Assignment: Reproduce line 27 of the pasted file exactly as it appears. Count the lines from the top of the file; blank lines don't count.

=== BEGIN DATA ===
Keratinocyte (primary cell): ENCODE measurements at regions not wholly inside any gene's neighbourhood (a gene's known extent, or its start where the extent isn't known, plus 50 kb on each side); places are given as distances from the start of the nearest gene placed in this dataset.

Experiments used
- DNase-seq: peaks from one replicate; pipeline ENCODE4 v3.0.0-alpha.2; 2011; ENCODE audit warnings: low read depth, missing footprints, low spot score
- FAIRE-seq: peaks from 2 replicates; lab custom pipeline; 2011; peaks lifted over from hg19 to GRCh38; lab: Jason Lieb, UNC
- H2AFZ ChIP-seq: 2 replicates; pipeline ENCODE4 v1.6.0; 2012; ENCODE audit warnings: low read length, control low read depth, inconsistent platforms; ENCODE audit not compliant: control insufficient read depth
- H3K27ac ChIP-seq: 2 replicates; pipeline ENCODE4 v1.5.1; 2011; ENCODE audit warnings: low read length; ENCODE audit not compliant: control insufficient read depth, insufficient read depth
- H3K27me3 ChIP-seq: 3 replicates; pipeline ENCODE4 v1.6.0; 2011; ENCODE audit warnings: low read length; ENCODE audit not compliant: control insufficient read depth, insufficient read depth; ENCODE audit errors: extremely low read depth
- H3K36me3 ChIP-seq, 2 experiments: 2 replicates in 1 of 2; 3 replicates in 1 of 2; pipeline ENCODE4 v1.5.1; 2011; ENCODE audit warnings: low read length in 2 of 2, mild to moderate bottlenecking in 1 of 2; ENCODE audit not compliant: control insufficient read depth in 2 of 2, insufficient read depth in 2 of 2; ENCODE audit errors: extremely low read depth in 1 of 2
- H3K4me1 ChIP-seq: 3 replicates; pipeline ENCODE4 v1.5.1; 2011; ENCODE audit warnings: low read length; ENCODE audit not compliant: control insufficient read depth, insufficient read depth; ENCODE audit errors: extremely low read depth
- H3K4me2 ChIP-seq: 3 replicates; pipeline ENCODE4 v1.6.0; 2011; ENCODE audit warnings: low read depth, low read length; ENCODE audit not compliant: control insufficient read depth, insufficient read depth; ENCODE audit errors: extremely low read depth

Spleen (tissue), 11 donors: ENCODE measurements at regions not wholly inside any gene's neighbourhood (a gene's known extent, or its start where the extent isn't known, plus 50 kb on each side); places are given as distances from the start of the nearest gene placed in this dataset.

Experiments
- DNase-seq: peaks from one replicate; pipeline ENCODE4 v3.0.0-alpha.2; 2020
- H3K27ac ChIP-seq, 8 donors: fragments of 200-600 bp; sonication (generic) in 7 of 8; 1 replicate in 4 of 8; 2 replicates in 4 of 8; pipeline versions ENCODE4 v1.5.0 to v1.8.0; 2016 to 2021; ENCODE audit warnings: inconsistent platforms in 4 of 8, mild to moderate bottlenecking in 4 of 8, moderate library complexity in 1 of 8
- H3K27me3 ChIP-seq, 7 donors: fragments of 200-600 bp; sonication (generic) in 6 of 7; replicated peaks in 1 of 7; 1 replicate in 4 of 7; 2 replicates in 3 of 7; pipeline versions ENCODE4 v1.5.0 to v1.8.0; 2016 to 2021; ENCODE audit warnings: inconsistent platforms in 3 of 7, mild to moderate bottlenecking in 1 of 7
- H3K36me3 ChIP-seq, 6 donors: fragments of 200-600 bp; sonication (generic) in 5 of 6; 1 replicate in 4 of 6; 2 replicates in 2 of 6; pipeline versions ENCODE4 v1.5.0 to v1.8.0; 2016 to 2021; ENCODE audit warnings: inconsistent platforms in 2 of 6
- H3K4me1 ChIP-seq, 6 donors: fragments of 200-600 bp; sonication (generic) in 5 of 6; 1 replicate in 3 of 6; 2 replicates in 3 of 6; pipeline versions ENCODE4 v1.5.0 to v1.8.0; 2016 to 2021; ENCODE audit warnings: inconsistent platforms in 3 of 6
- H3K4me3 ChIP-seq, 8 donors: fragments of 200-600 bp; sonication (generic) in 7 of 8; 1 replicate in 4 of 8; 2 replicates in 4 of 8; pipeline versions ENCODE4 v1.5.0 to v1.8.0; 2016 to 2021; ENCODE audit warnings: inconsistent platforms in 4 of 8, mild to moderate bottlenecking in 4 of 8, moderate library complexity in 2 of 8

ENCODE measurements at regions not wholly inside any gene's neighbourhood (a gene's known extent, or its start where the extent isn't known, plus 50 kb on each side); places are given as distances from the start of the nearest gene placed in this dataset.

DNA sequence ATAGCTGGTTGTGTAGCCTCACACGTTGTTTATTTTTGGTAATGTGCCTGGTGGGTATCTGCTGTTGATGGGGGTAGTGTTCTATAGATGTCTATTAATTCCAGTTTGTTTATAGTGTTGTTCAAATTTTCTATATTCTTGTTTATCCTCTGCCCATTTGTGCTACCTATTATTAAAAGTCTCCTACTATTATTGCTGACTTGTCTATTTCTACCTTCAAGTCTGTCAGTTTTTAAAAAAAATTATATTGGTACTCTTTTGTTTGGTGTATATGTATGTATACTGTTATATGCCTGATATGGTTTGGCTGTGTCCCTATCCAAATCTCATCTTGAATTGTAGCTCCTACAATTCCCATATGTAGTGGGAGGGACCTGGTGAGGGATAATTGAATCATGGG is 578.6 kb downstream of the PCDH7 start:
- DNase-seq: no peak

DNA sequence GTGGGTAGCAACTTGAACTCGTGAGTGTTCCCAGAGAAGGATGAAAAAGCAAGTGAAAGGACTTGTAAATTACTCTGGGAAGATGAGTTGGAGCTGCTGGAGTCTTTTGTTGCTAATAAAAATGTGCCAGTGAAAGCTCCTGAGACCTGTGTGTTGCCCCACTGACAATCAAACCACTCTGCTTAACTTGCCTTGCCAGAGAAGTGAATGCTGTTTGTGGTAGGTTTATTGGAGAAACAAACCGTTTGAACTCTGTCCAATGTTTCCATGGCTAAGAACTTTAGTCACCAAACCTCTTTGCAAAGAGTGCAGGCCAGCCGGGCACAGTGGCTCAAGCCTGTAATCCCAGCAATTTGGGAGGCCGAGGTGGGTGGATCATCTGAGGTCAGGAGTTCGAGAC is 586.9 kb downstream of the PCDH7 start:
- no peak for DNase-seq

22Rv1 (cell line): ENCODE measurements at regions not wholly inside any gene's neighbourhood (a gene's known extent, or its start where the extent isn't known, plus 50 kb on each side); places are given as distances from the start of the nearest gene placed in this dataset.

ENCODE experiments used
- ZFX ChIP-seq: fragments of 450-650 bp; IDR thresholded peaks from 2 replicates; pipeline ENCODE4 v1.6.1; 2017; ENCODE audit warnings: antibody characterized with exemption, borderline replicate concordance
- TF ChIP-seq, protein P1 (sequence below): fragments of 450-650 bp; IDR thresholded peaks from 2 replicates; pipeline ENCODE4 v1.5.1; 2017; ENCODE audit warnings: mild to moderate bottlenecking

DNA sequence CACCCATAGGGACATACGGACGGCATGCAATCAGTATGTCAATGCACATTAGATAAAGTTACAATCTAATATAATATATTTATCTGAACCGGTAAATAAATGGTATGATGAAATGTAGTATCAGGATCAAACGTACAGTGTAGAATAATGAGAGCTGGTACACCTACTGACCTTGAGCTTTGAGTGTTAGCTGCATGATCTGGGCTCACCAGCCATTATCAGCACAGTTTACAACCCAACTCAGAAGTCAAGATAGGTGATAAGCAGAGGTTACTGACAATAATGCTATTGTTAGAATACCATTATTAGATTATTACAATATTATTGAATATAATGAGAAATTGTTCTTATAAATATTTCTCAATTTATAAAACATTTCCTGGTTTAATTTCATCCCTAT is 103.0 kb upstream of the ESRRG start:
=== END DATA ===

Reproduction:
- TF ChIP-seq, protein P1 (sequence below): fragments of 450-650 bp; IDR thresholded peaks from 2 replicates; pipeline ENCODE4 v1.5.1; 2017; ENCODE audit warnings: mild to moderate bottlenecking